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Vitamin D supplementation reduces risk of major cardiovascular events in older adults

This study evaluates whether Vitamin D supplementation reduces risk of major cardiovascular events in older adults.  Vitamin D has also been linked in studies to reduce inflammation and is so important to help live life well.

Why would this be important for people who live with trigeminal neuralgia?

Statics show that trigeminal neuralgia affects older females.  Females are often not aware of their risk factor around heart health and are more likely to be diagnosed with TN.

More than half a million women have cardiovascular disease

In 2017–18, an estimated 510,000 (4.8%) Australian women aged 18 and over had 1 or more heart, stroke and vascular diseases, based on self-reported data. About 206,000 women had coronary heart disease, and 37,000 had heart failure.

Cardiovascular disease in Australian women— a snapshot of national statistics

Cardiovascular disease (CVD) is the leading cause of death worldwide, yet important differences exist between men and women. Men generally develop CVD at a younger age and have a higher risk of coronary heart disease (CHD) than women. Women, in contrast, are at a higher risk of stroke, which often occurs at older age.

The incidence of TN was estimated to be 5.5 (95% confidence interval 4.7–6.4) per 100,000 person-years. The incidence increased with age, from 0.1 in 0- to 19-year-olds to 23.1 per 100,000 person-years in 80+-year-olds. Females exhibited a higher incidence at 7.3 than males at 3.7 per 100,000 person-years.20 Jan 2023

Background
Within the vascular system, most of the cells that express the vitamin D receptor also express 1α-hydroxylase and can convert 25-hydroxyvitamin D (25(OH)D) to calcitriol, the active form of vitamin D. Calcitriol has several
important biological functions including inflammation reduction, inhibition of
proliferation of vascular smooth muscle, and regulation of the renin-angiotensin-aldosterone system.
One meta-analysis of RCTs indicated that vitamin D supplementation was
ineffective in preventing cardiovascular events. However, this outcome was
contradicted by the Women’s Health Initiative Trial, which included women participants and a low dose of Vitamin D.
The D-Health Trial was launched to evaluate whether monthly vitamin D supplementation improves the health outcomes of older adults. Although a previous analysis using the D-Health cohort reported that vitamin D supplementation did not reduce mortality due to cardiovascular disease or all-cause mortality, their effect on the incidence of major cardiovascular events was not determined.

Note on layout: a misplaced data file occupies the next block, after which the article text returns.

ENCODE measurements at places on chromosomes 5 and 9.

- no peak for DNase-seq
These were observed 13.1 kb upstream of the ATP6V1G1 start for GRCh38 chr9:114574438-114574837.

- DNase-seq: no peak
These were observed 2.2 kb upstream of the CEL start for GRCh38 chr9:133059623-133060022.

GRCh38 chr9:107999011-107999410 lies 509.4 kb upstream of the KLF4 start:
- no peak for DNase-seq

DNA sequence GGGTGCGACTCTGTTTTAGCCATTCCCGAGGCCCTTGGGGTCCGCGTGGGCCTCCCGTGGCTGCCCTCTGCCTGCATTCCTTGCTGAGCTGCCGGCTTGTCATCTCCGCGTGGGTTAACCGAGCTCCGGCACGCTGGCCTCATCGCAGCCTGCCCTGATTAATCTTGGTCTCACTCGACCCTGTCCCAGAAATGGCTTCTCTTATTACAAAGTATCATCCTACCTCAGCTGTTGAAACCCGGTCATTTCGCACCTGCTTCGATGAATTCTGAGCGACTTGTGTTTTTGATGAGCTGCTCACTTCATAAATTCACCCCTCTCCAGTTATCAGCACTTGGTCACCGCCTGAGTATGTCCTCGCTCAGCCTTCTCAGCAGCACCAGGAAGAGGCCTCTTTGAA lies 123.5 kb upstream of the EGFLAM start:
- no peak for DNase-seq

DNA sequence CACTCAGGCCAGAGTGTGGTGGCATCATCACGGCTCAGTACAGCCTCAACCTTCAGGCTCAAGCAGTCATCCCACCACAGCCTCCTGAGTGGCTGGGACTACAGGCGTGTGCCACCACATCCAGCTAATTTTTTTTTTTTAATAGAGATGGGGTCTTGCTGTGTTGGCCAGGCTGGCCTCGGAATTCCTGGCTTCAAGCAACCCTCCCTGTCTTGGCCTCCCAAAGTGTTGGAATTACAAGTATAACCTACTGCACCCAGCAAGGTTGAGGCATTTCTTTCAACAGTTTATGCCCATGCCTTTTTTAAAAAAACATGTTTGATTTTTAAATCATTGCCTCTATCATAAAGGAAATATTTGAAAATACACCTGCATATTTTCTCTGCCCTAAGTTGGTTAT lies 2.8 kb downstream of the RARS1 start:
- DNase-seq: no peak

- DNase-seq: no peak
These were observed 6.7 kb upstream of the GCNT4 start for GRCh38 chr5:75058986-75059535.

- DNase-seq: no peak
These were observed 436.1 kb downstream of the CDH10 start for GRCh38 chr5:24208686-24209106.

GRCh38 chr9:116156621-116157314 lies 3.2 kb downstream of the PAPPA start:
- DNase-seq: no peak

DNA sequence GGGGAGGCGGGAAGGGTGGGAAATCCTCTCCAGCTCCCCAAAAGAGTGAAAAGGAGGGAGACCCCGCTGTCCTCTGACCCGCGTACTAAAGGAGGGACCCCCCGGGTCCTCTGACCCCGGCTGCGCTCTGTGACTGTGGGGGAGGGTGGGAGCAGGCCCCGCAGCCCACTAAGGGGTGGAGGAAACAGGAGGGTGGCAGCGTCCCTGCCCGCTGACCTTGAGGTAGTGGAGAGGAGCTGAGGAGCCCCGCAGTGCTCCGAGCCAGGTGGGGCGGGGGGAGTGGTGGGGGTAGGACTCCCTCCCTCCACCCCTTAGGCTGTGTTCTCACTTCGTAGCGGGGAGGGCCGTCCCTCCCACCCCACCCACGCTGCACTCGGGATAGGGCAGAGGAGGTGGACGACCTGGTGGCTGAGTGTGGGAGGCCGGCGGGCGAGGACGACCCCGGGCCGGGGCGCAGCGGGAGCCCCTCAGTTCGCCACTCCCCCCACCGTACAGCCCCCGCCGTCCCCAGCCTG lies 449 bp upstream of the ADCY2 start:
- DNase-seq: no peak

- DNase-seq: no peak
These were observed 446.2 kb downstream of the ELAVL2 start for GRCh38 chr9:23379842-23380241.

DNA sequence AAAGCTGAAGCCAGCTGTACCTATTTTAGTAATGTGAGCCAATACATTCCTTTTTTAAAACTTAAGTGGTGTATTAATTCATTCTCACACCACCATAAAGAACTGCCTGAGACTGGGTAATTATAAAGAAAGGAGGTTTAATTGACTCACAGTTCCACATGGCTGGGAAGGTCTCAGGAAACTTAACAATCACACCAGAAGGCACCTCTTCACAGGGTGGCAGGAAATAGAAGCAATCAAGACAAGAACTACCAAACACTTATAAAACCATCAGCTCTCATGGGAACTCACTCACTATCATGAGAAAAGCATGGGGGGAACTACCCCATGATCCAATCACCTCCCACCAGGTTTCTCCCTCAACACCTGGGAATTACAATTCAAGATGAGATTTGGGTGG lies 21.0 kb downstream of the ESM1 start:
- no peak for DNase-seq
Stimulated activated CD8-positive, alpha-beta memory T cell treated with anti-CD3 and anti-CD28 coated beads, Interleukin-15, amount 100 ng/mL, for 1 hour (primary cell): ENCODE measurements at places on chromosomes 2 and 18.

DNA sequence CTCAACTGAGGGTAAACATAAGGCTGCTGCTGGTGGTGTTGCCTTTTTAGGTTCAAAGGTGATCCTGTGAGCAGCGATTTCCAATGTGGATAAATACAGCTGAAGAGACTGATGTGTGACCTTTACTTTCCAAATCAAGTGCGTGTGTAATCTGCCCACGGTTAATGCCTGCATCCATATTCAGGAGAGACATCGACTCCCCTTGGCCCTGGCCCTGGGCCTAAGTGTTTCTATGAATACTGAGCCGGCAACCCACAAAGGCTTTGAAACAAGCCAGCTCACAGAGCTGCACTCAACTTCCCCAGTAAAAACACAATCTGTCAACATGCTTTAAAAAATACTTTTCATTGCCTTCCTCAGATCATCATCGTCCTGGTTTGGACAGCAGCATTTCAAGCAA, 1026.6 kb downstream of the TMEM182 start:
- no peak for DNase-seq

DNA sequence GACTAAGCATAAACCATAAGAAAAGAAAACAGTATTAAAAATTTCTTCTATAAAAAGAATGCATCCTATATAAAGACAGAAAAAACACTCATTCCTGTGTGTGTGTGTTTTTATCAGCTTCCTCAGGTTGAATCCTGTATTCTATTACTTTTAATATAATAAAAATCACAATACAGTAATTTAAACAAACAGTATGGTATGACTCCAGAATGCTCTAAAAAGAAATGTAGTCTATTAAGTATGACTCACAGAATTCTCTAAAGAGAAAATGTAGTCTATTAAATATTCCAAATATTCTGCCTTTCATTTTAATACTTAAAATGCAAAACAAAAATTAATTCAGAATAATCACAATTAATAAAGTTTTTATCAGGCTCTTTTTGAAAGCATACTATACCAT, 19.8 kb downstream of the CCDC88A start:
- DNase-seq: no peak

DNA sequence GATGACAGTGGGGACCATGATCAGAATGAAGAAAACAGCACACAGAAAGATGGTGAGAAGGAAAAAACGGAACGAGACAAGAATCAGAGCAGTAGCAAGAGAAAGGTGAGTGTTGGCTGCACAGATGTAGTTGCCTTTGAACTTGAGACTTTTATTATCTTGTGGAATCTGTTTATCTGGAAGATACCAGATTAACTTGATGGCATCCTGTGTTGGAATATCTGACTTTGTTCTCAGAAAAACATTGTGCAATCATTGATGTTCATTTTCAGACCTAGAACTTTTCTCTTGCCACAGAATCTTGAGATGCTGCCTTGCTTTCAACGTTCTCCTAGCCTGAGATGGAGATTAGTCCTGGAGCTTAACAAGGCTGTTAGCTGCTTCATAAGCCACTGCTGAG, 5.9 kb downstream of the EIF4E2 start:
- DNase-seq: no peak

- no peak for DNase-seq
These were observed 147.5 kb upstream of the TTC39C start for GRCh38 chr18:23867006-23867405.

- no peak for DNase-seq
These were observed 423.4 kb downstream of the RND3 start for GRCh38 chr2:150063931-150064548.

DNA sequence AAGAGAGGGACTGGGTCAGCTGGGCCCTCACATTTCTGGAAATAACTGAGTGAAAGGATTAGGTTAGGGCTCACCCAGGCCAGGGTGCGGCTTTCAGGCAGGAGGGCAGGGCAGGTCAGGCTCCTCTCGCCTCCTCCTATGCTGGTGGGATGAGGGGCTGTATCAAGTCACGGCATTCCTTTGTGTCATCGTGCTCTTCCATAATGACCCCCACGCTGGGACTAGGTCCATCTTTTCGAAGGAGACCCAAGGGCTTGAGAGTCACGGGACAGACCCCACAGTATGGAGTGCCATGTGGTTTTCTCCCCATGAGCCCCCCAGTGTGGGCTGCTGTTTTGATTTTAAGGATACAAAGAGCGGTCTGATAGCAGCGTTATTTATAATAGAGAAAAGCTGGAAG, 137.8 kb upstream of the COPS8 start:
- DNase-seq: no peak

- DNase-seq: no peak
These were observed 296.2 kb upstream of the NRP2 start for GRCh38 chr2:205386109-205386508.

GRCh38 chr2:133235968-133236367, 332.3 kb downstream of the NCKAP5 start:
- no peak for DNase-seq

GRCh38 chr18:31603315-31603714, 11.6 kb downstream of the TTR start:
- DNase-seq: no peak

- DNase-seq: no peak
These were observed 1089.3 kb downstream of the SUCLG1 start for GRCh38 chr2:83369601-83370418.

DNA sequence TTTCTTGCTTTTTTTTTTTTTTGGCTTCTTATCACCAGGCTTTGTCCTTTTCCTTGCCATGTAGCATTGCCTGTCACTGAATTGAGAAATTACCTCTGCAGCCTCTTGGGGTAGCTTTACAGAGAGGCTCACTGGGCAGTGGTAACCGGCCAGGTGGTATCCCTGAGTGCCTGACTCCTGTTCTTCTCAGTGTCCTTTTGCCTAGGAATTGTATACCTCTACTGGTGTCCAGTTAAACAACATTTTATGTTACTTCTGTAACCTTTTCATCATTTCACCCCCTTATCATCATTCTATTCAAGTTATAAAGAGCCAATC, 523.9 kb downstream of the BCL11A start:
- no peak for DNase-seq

Read the full findings in the below research paper

Vitamin D supplementation reduces risk of major cardiovascular events in older adults

Further research Vitamin D and Inflammation

Vitamin D deficiency and C-reactive protein: a bidirectional Mendelian randomization study

A study from Ireland

Vitamin D status & associations with inflammation in older adults

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Vitamin D Deficiency Linked to Chronic Inflammation

We are always interested in research which can show what conditions may cause chronic inflammation

Australian Center for Precision Health, University of South Australia Cancer Research Institute,
Adelaide, Australia, 2
South Australian Health and Medical Research Institute, Adelaide, Australia and 3
Population, Policy and Practice, UCL Institute of Child Health, London, UK
*Corresponding author. Australian Center for Precision Health, University of South Australia Cancer Research Institute,
GPO Box 2471, Adelaide, SA 5001, Australia. E-mail: Elina.Hypponen@unisa.edu.au
Received 14 December 2021; Editorial decision 29 March 2022; Accepted 8 April 2022

 

Abstract
Background: Low vitamin D status is often associated with systemic low-grade inflam-
mation as reflected by elevated C-reactive protein (CRP) levels. We investigated the cau-
sality and direction of the association between vitamin D status and CRP using linear and non-linear Mendelian randomization (MR) analyses.

Methods: MR analyses were conducted using data from 294 970 unrelated participants
of White-British ancestry from the UK Biobank. Serum 25-hydroxyvitamin D [25(OH)D] and CRP concentrations were instrumented using 35 and 46 genome-wide significant variants, respectively.

Results: In non-linear MR analysis, genetically predicted serum 25(OH)D had an L-shaped
association with serum CRP, where CRP levels decreased sharply with increasing
25(OH)D concentration for participants within the deficiency range (<25 nmol/L) and lev-
elled off at – 50 nmol/L of 25(OH)D (Pnon-linear ¼ 1.49E-4).

Analyses using several pleiotropy-robust methods provided consistent results in stratified MR analyses, con-
firming the inverse association between 25(OH)D and CRP in the deficiency range
(P ¼ 1.10E-05) but not with higher concentrations. Neither linear or non-linear MR analysis supported a causal effect of serum CRP level on 25(OH)D concentration (Plinear ¼ 0.32 and Pnon-linear ¼ 0.76).
Conclusion: The observed association between 25(OH)D and CRP is likely to be caused by vitamin D deficiency.

Correction of low vitamin D status may reduce chronic inflammation.
Key words: Non-linear Mendelian randomization, vitamin D, serum 25-hydroxyvitamin D concentration, C-reactive
protein, chronic inflammation

 

The full study can be read below

Vitamin D deficiency and C-reactive protein: a bidirectional Mendelian randomization study